Build an in-advance checklist

In the heat of the moment, hours from deadline, it can be easy to forget the small things that are still essential to getting a project launched. Building a checklist right at the start of the project can help you keep focus in the heat of battle, and also might give you a pointer about what you might be able to do early, before the pressure mounts; items that are relatively unimportant and small when it comes to development can mean big trouble later down the line if they're forgotten; stuff like Google Analytics tracking code, and 301 redirects from pages on the old site, to their new replacements.

We created user story tasks for each item, and put them at the bottom of the backlog, so that once all the main features were uploaded and tested, we knew that these jobs also had to be done before launch.

There are some great web checklists available online which might help you think of what you might need to include.

http://frontendchecklist.io is an open source project created by David Dias that’s incredibly comprehensive and trending highly on Github at the moment, with lots of community contributions. The Humaan Website checklist is both pretty, and pretty comprehensive, as is webdevchecklist.com

Tom Houdmont has a very detailed and useful article on box UK on things to remember, and if you want to go deep, the ever-excellent Smashing Magazine has a list of no less than 45 Website Checklists to cover every web speciality.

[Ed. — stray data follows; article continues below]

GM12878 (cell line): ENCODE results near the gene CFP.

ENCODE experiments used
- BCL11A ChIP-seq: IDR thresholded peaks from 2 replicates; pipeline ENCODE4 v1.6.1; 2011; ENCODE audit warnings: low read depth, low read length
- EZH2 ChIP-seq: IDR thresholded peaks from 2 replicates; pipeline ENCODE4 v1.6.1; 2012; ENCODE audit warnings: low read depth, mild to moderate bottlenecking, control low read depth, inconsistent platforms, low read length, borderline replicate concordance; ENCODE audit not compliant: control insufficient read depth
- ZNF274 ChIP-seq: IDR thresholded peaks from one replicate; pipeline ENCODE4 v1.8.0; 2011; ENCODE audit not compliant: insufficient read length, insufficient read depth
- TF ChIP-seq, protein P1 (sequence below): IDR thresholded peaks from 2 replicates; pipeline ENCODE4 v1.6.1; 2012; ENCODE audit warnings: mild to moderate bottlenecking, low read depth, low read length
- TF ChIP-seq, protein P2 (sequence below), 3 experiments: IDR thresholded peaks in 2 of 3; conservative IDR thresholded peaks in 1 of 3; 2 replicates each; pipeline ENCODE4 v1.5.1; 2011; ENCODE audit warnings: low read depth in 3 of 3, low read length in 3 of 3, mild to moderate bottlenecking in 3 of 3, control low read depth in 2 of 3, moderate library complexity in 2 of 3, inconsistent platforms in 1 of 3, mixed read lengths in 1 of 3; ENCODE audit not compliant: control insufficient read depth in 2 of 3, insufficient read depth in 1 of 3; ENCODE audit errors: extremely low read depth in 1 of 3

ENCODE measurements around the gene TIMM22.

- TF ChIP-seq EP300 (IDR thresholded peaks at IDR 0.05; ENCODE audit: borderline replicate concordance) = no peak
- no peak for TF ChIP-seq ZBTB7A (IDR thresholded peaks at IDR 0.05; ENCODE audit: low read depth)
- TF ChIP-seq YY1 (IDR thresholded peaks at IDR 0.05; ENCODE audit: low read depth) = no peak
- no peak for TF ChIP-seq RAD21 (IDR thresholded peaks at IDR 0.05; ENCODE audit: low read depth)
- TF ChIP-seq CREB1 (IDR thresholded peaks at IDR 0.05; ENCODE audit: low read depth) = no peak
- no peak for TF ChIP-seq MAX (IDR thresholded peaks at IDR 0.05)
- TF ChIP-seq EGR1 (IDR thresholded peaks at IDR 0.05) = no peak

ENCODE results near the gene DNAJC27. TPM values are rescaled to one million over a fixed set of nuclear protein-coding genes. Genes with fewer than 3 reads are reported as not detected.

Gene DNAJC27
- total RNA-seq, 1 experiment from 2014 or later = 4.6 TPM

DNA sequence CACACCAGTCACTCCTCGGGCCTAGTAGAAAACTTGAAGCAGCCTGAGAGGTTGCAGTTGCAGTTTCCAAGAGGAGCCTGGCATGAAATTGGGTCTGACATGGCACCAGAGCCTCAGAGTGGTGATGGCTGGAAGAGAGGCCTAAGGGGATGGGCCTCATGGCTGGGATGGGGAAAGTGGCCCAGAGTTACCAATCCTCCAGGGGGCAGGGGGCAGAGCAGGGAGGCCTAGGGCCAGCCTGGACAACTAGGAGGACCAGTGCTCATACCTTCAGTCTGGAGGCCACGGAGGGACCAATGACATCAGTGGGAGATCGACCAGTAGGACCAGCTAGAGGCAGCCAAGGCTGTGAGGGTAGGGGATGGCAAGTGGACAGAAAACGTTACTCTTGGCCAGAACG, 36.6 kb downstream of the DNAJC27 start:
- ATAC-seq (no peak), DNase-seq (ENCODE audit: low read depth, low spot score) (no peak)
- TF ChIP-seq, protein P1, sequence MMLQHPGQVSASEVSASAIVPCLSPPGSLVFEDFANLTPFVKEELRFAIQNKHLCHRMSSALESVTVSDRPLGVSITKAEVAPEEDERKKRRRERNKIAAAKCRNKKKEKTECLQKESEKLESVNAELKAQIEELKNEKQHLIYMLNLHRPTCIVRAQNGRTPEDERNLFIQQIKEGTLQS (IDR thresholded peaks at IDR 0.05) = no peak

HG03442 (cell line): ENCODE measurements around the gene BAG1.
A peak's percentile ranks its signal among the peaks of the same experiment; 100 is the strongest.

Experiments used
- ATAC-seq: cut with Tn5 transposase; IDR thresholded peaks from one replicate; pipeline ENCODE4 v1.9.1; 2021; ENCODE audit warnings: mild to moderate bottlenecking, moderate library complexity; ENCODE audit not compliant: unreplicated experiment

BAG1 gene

Get important information up-front

Now that we have our end-of-phase checklist, we’ll know what we’ll need to know before launch. It’s really helpful to get any information or resources that you’re missing right away, so that you don’t forget to ask in the heat of the action further down the line. Take it from me, there’s nothing so disheartening as working your guts out to meet a project deadline, only to realise at the very last minute that you didn’t get a copy of the SSL certificate for the new site, and will have to wait hours for a new one to be processed because the client’s IT manager doesn’t have a copy of the private key.

DNS login details, Google analytics ID, SSL certificate, and any other documents, images and any other resources you might need during the project development - anything you can get right upfront might save you hours later when it matters.

Don't let scope-creep destroy your deadline

When the client begins to see the project developing, new and previously-unscoped ideas can come in thick and fast. From suggestions for a new way of displaying data, to whole new features and sections that had previously been forgotten and omitted from the spec, it can be tempting to see the new must-have, and down-tools to add it to the project. That's fine, but let's remember the most important thing first. There's an old saying in the software development world: "Quality, Budget, or Time: pick any two". We don't like that. We don't ever want to compromise on quality, go over budget, or miss a deadline. So we add a third: Scope.